The Case of Martha Stewart

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Beginning with a small catering business in the 1970s, Martha Stewart built a vast media conglomerate spanning books, magazines, television, radio and the internet, devoted to providing helpful tips with the sign-off: “It's a good thing”. After her company, Martha Stewart Living Omnimedia, (MSL) went public in late 1999; her stake was briefly worth more than $1 billion. (New Yorker, 2003) 1 However, she was confronted with a far greater challenge in 2003, an investigation for her personal stock trading by the Justice Department and the Securities Exchange Commission. Starting in 2002 her career was rocked by a scandal involving her sale of shares in a drug company days before its application for a new drug was denied. She was eventually convicted of lying to investigators and sentenced to prison in 2004. The Government says Stewart has been involved the crime of insider trading. She saved money by selling stock in ImClone Systems on December 27, 2001. It was just before a negative government report about rejecting the Erbitux (new colon cancer drug) application. It was insider information because it was not yet known to the public. Although Stewart says she sold because she and Bacanovic, her Merrill Lynch & Co. broker, had a pre-existing agreement to sell when the stock fell to $60, the government still says she was tipped that ImClone founder Sam Waksal who was a close friend had been introduced by Stewart’s daughter Alexis was trying to unload his shares. 2 There was a lot of media coverage of the circumstances surrounding the indictment of Martha Stewart on charges of securities fraud and obstruction of justice as well as her subsequent conviction and prison term. When you consider her position as the CEO of a multi-million dollar corporation, her actions in relation to the criminal case had numerous ethical implications in the business world. This all started when Martha Stewart was informed by her broker, Peter Bacanovic the day prior, Sam Waksal, owner and founder of the company was trying to sell off his own shares. She sold, the day after, the Food and Drug Administration (FDA) refused to approve Erbitux, ImClone's new cancer drug and the company's stock plummeted ( 3 After Ms. Stewart sold stock a Government investigation ensued. The Government contended that she was tipped by Mr. Bacanovic, which resulted in the sell off of 3,928 of stock she owned. Mr. Bacanovic supported the Government’s theory by telling the Securities Exchange Commission (SEC) attorneys that he and Ms. Stewart had agreed on December 20, 2001, to sell ImClone if it fell below $60. DECEIT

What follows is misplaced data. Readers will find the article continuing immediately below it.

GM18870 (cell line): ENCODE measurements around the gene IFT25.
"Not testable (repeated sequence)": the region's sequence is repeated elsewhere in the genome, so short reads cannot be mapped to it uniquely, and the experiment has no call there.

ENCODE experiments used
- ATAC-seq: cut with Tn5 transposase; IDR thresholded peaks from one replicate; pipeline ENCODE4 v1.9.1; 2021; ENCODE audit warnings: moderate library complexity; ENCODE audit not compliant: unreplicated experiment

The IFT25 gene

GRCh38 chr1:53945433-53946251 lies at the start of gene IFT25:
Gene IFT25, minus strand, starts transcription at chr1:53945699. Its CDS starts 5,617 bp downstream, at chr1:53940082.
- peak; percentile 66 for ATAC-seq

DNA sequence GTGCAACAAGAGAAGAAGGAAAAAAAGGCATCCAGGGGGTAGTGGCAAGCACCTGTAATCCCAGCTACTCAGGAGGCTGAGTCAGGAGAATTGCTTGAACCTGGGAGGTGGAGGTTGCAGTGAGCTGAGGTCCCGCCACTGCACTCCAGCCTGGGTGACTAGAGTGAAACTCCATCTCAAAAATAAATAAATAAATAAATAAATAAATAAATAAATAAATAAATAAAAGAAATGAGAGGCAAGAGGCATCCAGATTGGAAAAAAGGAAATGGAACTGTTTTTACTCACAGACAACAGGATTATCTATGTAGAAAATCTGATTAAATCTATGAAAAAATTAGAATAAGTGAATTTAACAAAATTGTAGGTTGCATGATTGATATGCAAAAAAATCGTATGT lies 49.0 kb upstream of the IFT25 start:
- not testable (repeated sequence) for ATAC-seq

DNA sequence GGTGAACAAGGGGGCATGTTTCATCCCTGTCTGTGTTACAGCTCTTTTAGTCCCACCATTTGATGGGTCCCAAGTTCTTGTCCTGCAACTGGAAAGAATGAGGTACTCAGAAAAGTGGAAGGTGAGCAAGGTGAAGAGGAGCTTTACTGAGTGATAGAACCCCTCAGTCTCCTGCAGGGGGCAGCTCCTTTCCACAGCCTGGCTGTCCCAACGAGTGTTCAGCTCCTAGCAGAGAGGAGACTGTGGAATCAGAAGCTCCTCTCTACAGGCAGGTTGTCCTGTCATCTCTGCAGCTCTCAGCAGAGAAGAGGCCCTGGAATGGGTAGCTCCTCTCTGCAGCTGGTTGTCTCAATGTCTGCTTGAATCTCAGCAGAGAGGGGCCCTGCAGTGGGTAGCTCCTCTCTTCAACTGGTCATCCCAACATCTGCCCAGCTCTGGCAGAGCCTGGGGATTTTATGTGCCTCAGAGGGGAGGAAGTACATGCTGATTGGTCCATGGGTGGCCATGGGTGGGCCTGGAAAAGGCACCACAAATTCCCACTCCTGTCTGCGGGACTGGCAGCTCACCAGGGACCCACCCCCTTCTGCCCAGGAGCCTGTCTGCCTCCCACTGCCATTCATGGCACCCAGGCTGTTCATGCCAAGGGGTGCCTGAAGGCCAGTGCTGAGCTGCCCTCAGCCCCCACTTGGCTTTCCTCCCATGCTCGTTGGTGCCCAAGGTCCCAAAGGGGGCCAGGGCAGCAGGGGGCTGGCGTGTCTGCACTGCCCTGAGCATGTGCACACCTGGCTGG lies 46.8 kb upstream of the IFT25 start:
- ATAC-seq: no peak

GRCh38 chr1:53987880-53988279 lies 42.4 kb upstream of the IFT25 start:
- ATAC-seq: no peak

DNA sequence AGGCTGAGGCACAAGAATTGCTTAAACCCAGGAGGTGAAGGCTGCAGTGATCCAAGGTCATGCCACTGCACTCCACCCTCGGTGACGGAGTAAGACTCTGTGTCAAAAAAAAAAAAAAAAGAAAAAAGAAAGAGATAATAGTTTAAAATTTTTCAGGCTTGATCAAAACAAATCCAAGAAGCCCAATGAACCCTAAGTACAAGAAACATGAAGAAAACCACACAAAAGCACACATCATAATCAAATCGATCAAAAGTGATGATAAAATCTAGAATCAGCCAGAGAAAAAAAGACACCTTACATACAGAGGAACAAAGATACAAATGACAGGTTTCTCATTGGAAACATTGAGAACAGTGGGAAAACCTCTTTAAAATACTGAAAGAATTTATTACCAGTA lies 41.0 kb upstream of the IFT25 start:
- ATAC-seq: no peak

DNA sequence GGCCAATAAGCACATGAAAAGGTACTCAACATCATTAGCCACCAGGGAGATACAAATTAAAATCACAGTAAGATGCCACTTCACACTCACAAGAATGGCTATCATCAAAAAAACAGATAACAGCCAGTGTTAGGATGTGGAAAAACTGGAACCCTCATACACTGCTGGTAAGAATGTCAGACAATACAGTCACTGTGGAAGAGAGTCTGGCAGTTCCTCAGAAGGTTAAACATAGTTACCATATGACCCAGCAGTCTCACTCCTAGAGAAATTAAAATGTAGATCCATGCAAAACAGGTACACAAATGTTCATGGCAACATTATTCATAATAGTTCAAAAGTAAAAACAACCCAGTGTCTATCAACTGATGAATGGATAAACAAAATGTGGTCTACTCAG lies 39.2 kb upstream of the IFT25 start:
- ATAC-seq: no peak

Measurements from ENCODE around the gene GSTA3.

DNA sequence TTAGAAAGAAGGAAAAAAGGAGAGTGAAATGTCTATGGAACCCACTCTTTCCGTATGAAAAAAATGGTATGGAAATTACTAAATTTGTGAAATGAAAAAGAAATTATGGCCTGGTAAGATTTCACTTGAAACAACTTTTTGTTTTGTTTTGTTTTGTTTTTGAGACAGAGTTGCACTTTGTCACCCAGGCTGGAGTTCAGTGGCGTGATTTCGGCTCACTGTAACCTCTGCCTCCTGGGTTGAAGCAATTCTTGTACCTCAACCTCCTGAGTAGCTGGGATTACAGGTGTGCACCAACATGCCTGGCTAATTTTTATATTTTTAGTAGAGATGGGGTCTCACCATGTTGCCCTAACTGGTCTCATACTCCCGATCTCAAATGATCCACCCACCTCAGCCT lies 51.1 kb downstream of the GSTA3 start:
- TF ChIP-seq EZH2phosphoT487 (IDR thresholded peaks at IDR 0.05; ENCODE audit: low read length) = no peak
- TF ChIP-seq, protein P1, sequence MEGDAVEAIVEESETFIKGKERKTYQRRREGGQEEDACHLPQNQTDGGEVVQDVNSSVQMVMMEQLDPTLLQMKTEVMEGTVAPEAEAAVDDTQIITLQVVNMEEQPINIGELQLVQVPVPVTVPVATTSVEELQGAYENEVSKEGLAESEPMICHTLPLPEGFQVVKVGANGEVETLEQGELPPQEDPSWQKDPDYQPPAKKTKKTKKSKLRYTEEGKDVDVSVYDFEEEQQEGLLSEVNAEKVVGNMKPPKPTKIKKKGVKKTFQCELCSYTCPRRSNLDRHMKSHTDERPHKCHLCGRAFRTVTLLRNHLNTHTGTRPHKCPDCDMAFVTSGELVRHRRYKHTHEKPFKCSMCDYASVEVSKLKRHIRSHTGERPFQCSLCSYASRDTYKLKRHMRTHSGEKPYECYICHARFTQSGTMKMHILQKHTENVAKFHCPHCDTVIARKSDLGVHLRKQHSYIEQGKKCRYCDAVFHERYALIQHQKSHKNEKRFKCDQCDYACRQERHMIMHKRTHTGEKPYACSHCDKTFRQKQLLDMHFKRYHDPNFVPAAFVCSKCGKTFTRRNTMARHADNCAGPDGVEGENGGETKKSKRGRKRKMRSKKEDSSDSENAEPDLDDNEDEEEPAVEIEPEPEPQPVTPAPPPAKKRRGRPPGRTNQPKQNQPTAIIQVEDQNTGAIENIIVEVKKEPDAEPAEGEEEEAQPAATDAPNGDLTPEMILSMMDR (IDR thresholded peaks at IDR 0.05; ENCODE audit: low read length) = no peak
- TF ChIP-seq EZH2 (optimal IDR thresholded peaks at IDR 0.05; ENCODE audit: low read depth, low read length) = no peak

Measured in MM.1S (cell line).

On December 27, 2001, Sam Waksal, the key shareholder in ImClone, ordered his broker to sell all his stock in the company. The broker, who was also Martha Stewart's broker, told his assistant to phone Stewart. 4 The assistant left Stewart a message about Waksal's sales, suggesting she might do the same. Stewart called the broker back and ordered him to sell. 5 "ImClone stock plummeted and Waksal was investigated. The SEC learned of Stewart's sale, and called Stewart to a formal interview. Before the interview, Stewart and her broker conspired to lie. Rather than admitting that the broker gave Stewart an inside tip, they invented a story of a "standing sell order." Stewart gave this story to the government in formal interviews.6 After a lengthy investigation, Stewart on was convicted on various charges on June 4, 2002, although not for insider trading." The SEC investigation concluded that on June 6, 2002 Stewart learned the Wall Street Journal intended to do a story mentioning her December 27, 2001 sale of her ImClone shares. Intending to disseminate false information, Stewart had her New York attorneys give the Wall Street Journal a false, misleading statement that hid the fact that she had been given the tip about Waksal’s sale of his stock and that she sold...
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